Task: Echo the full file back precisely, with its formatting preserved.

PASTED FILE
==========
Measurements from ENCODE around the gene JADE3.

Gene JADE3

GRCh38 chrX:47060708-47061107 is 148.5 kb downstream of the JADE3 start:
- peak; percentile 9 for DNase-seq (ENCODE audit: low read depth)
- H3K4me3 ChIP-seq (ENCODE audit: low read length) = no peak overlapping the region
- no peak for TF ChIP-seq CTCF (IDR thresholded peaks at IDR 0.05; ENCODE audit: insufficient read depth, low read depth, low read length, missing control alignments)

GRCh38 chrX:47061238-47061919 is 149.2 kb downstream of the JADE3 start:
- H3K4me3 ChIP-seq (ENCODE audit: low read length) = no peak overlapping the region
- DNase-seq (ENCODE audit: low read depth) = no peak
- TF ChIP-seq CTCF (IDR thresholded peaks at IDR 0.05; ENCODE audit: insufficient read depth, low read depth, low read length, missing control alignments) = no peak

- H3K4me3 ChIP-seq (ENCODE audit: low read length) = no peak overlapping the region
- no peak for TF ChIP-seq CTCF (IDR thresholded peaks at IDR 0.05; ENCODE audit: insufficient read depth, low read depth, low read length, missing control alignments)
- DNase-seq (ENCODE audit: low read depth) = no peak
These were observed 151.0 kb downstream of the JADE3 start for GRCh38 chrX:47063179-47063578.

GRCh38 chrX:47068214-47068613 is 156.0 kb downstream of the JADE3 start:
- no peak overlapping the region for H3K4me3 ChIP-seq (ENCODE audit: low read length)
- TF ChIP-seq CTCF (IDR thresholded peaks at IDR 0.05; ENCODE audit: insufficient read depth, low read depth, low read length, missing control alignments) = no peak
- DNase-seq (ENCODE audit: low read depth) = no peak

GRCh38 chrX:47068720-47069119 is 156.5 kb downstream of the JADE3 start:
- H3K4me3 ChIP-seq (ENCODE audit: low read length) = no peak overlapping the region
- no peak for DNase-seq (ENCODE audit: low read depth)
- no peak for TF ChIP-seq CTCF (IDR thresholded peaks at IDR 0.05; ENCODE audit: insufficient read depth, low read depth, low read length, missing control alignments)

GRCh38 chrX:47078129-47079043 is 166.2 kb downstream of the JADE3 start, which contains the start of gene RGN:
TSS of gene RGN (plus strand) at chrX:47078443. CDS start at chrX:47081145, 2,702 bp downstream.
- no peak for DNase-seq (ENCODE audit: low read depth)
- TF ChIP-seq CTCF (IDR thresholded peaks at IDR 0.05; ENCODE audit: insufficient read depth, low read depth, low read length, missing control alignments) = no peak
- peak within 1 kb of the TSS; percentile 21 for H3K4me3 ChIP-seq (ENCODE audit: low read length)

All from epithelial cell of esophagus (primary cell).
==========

Measurements from ENCODE around the gene JADE3.

Gene JADE3

GRCh38 chrX:47060708-47061107 is 148.5 kb downstream of the JADE3 start:
- peak; percentile 9 for DNase-seq (ENCODE audit: low read depth)
- H3K4me3 ChIP-seq (ENCODE audit: low read length) = no peak overlapping the region
- no peak for TF ChIP-seq CTCF (IDR thresholded peaks at IDR 0.05; ENCODE audit: insufficient read depth, low read depth, low read length, missing control alignments)

GRCh38 chrX:47061238-47061919 is 149.2 kb downstream of the JADE3 start:
- H3K4me3 ChIP-seq (ENCODE audit: low read length) = no peak overlapping the region
- DNase-seq (ENCODE audit: low read depth) = no peak
- TF ChIP-seq CTCF (IDR thresholded peaks at IDR 0.05; ENCODE audit: insufficient read depth, low read depth, low read length, missing control alignments) = no peak

- H3K4me3 ChIP-seq (ENCODE audit: low read length) = no peak overlapping the region
- no peak for TF ChIP-seq CTCF (IDR thresholded peaks at IDR 0.05; ENCODE audit: insufficient read depth, low read depth, low read length, missing control alignments)
- DNase-seq (ENCODE audit: low read depth) = no peak
These were observed 151.0 kb downstream of the JADE3 start for GRCh38 chrX:47063179-47063578.

GRCh38 chrX:47068214-47068613 is 156.0 kb downstream of the JADE3 start:
- no peak overlapping the region for H3K4me3 ChIP-seq (ENCODE audit: low read length)
- TF ChIP-seq CTCF (IDR thresholded peaks at IDR 0.05; ENCODE audit: insufficient read depth, low read depth, low read length, missing control alignments) = no peak
- DNase-seq (ENCODE audit: low read depth) = no peak

GRCh38 chrX:47068720-47069119 is 156.5 kb downstream of the JADE3 start:
- H3K4me3 ChIP-seq (ENCODE audit: low read length) = no peak overlapping the region
- no peak for DNase-seq (ENCODE audit: low read depth)
- no peak for TF ChIP-seq CTCF (IDR thresholded peaks at IDR 0.05; ENCODE audit: insufficient read depth, low read depth, low read length, missing control alignments)

GRCh38 chrX:47078129-47079043 is 166.2 kb downstream of the JADE3 start, which contains the start of gene RGN:
TSS of gene RGN (plus strand) at chrX:47078443. CDS start at chrX:47081145, 2,702 bp downstream.
- no peak for DNase-seq (ENCODE audit: low read depth)
- TF ChIP-seq CTCF (IDR thresholded peaks at IDR 0.05; ENCODE audit: insufficient read depth, low read depth, low read length, missing control alignments) = no peak
- peak within 1 kb of the TSS; percentile 21 for H3K4me3 ChIP-seq (ENCODE audit: low read length)

All from epithelial cell of esophagus (primary cell).